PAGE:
J.P. Larocque (jp_larocque) wrote,
J.P. Larocque

Cardholder Services is a firm specializing in scamming.

Here's one air-squirter now.
Cardholder Services is a machine that calls you, waits a few seconds until after you answer the phone, and then plays a recording to you about credit card debit "lowering your interest rates" and "something something set to expire." If you signal your interest to the machine by presssing 9 on your touch-tone phone, you get transferred to another machine that communicates to you by reading a script and squirting air through it meat into a telephone receiver. (You have to hold a few moments for this, since you're inconveniencing them by playing along.)

Cardholder Services doesn't have a specific or legal entity name. They are simply "Cardholder Services."

Cardholder Services explicitly claims to represent Visa and Mastercard.

Cardholder Services isn't headquartered in any particular city. C.S.:"We're out of Washington." J.P.:"Washington, as in D.C.?" C.S.:"No, Washington State" (which is where I live).

Cardholder Services denies having the obligation to add you to their "do not call" list upon request. C.S.:"(sigh) SIR, we're trying to HELP YOU here by LOWERING YOUR CREDIT CARD DEBT! We're not trying to sell you anything!" Or, they'll tell you that you're added, and then call you again within a month.

Cardholder Services does not respect the United States Do Not Call registry.

Cardholder Services will either berate you or hang up on you when it's clear you're not going to play along.

Cardholder Services breaks United States law by purporting to represent someone that they do not (your credit card company), and by not respecting the DNC registry, and by not maintaining and following their own DNC list.

Cardholder Services cannot be held accountable for their actions, since they cannot be identified. They dial anonymously with fictitious originating Caller ID, and they don't give you a callback number.

After several tries of civilly asking them to place me on their DNC list, this last call went something like this (roughly):

C.S.: "Blah blah blah $5000 or more in credit card debt and at least a 477% interest rate?"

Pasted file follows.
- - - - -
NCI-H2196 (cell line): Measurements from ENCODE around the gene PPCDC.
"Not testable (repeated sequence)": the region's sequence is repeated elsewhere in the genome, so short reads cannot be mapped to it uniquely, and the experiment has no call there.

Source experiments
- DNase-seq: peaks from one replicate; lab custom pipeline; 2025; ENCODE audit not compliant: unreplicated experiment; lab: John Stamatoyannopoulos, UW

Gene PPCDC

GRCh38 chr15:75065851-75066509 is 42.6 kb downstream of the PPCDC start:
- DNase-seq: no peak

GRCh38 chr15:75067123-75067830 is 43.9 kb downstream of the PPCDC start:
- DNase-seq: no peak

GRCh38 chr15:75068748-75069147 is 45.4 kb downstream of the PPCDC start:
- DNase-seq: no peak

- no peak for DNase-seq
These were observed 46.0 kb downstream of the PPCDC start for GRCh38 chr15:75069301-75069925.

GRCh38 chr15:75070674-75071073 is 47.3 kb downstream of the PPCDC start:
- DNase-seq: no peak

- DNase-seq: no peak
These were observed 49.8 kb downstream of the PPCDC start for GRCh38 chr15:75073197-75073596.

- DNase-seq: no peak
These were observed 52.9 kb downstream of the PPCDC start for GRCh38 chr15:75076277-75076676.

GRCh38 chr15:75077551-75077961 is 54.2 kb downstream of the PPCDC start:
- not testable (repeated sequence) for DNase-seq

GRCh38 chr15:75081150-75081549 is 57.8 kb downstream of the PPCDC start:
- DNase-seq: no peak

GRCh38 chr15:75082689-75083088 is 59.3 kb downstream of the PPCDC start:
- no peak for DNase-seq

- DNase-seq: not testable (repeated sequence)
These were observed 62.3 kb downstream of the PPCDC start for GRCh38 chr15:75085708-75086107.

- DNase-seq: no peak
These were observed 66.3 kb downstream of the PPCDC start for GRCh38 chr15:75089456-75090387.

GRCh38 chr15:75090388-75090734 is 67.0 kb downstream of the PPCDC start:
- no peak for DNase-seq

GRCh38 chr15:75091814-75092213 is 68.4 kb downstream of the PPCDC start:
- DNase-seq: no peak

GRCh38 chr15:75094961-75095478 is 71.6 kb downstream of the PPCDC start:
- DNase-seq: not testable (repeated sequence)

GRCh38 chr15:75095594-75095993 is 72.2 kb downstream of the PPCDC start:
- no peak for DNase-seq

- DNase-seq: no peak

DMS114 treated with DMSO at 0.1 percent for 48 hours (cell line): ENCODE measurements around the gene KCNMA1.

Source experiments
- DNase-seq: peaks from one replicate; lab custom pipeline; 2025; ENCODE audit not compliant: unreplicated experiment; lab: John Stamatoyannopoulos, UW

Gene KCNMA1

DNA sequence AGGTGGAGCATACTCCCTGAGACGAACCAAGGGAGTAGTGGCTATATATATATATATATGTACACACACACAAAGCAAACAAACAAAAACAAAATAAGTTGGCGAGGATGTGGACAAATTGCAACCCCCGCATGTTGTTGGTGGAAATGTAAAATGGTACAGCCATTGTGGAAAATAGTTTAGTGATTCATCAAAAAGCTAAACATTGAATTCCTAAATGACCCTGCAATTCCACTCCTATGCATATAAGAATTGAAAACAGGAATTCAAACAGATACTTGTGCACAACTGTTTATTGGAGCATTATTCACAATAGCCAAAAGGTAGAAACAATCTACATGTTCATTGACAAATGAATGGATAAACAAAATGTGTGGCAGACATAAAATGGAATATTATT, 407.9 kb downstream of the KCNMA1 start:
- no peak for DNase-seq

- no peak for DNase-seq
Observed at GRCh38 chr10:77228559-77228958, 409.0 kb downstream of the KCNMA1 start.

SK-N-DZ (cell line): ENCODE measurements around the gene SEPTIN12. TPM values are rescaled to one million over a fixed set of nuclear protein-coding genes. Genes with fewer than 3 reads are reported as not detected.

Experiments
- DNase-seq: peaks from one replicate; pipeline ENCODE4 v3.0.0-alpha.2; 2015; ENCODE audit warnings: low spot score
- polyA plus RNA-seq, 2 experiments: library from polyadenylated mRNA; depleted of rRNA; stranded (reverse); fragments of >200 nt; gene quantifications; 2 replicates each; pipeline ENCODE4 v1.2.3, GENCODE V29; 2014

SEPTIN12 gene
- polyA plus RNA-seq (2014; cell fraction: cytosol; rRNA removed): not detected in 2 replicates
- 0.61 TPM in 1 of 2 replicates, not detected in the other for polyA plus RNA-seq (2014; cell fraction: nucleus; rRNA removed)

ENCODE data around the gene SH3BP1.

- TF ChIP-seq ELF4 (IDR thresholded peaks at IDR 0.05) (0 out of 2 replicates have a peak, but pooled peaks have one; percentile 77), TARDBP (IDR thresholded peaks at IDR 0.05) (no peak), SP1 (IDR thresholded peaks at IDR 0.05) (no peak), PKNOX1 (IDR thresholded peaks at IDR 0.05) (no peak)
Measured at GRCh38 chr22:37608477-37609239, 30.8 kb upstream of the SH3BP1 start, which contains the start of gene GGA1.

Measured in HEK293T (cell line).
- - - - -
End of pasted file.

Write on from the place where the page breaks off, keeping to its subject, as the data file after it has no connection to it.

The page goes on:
J.P.: "Sure. But what's the real name of your company? How do I know you're legit?"

C.S.: "Oh I understand that blah blah blah, and we really appreciate your concerns. Now how much debt did you say you're in?"

J.P.: "$6200." (The last time I made up a number here, it was less than $5000, and that got me hung up on.)

C.S.: "And what would you say your interest rate is?"

J.P.: "Oh, I dunno, in the 30% range." (Why not?)

C.S.: "Gee wowzers!"

Proceeded to give fake name, DOB, last-four-of-SSN.

Then they get to the point where they ask for the customer service number on the back of your credit card, "for verification purposes." I've read that what they do is look up your financial institution from that phone number, then read to you what are most likely the first four digits of any credit card number issued by that firm, probably to carry along with the illusion that they have any connection whatsoever to your financial institution. In my case, I read them the customer service number on the back of the debit card issued by a small local bank. I guess they didn't have that number in their map, because they asked for the first four digits of "my credit card number."

(Hey, what's my Visa number doing here?)

He put me on hold for a few minutes to "verify my information," then took me off hold, pretended like he couldn't hear anything on his end of the call, and then hung up. Shucks.

I need to build a phone recorder. Since unfortunately Washington is a two-party recording state, I'll have to announce this whenever they call, but the responses to that should be amusing enough in and of itself.

Tags: scam, spam, telemarketer

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